The EU Cyber Resilience Act is the first EU-wide legislation to impose cybersecurity rules on manufacturers. It will cover both hardware and software and applies to both manufacturers and developers, making them responsible for the security of connected devices. The European Commission states that the regulation will tackle two issues: “the low level of cybersecurity of many of these products and more importantly the fact that many manufacturers do not provide updates to address vulnerabilities.”
The devil will be in the details as the requirements are developed and released. We anticipate that they will use non-prescriptive approaches similar to what we see in other regulations, like “encrypt sensitive data,” “devices must have the ability to be updated,” “ensure integrity of software and firmware,” etc. However, to justify a penalty, they need to have some measurable approaches. There will likely be a requirement for regular updates, as that is one of the pain points that the European Commission raised. Sending automatic updates to a large scale of devices will be difficult without a solution that helps manufacturers maintain viability and automate tasks. Additionally, the EU Commission has stated that there will need to be more information available for consumers to make informed purchasing decisions and to set up their devices securely.
IoT device manufacturers could face massive fines and penalties for non-compliance with the drafted EU Cyber Resilience Act. This is one of the first legislations to require a financial penalty for non-compliance. The EU is clear that with this proposed legislation the financial burden of devices will rest with manufacturers and developers.
Furthermore, products that do not meet ”essential” cybersecurity requirements will not be allowed to go to market. Thus, manufacturers need to start incorporating security in the design of their products now, so that devices going to market in the next few years will be up to the required security standards. Market surveillance authorities in each EU member state will be responsible to fine non-compliant companies, up to a limit set within the act, and prohibit non-compliant devices from going to market. However, having one set standard for cybersecurity across the EU will also make it more streamlined and clearer for manufacturers on how to maintain compliance.
The EU Cyber Resilience Act will give consumers a better purchasing power and trust in their devices by requiring manufacturers to provide information on device security before purchasing. The rules will require more knowledge on how to choose products that are secure and how to set up devices in a secure way. Similar to how consumers look at nutrition labels on food products to better understand what they are made of, providing security information on devices upfront will allow consumers to make more informed purchase decisions.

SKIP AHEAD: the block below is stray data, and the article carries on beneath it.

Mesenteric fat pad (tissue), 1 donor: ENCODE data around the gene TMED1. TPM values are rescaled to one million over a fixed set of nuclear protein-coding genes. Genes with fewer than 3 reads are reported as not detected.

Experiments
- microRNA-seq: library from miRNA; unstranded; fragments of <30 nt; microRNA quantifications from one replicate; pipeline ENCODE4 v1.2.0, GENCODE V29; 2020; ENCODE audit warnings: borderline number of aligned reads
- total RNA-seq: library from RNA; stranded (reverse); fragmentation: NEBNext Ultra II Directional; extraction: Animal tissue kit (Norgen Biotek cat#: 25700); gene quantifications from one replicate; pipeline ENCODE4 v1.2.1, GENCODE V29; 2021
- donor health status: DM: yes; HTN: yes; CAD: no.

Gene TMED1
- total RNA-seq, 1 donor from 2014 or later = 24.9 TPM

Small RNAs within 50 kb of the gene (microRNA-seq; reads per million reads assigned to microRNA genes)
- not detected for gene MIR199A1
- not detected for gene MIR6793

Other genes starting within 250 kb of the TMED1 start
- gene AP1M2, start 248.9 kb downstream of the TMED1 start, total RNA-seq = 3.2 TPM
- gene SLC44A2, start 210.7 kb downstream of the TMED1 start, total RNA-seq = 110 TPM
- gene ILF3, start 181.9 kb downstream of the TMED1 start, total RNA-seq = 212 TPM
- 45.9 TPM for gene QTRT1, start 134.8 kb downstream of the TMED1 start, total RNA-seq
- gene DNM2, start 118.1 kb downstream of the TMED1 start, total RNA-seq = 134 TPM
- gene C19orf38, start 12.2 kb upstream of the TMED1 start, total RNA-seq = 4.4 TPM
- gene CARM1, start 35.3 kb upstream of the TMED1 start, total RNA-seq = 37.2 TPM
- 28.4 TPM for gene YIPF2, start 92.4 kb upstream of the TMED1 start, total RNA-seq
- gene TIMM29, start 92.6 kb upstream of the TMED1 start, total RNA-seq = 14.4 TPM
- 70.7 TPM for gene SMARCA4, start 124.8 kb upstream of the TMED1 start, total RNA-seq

As manufacturers will be required to be more transparent on the cybersecurity in their devices, consumers will have increased trust in the connected devices that do go to market. Furthermore, the EU Commission anticipates it could even increase demand for “products with digital elements” if consumers trust the product security more.
Regulators shouldn’t have to come in with heavy fines and consequences to drive security — but sadly, all too often security is an afterthought in device development. In a perfect world, companies would realize the importance of protecting their assets, customers, reputation, and employees and do security the right way because it’s the right thing to do. Until we get there, we will have to continue tolerating regulators coming in with a stick. Additionally, the ability for national surveillance authorities to be able to prohibit or restrict the sale of non-conforming products will also be a stick that will drive better security.
At this point, the EU Cyber Resilience Act is with the European Parliament and Council to examine and adopt. Once enacted, Member States will have up to two years to adopt the requirements. Thus, manufacturers should be prepared to comply with the act any time in the next few years.
However, the trend of increasing regulation on connected devices will continue. The EU Cyber Resilience Act is just the first step; we anticipate that this regulation will become a guideline for other regulators to develop similar standards. In the future, there will be more regulation on the IoT and its design, not less. Thus, it’s important for manufacturers to implement cybersecurity by design now, so they are prepared for the future of IoT regulation.
In addition to more IoT regulation, we are seeing industries come together to solve for device security. For instance, the Matter protocol about to launch for smart home device interoperability, security and reliability may serve as an industry-driven roadmap for better IoT device security. Though the full details of the proposed EU legislation are yet to come out, it is likely that manufacturers complying with Matter security, using device attestation certificates and product attestation intermediates, would meet the requirements of the EU lawmakers. Furthermore, they will have the opportunity to signal security to consumers, given that Matter-compliant devices will carry the Matter seal of approval.
At DigiCert, we believe the EU Cyber Resilience Act can increase digital trust in our connected world. We have long championed the necessity of security by design and have the expertise and solutions needed to help manufacturers achieve it. For example, DigiCert for Connected Devices, with the award-winning solution of IoT Device Manager and Mocana, can help manufacturers manage the entire lifecycle of their device including sending secure updates.
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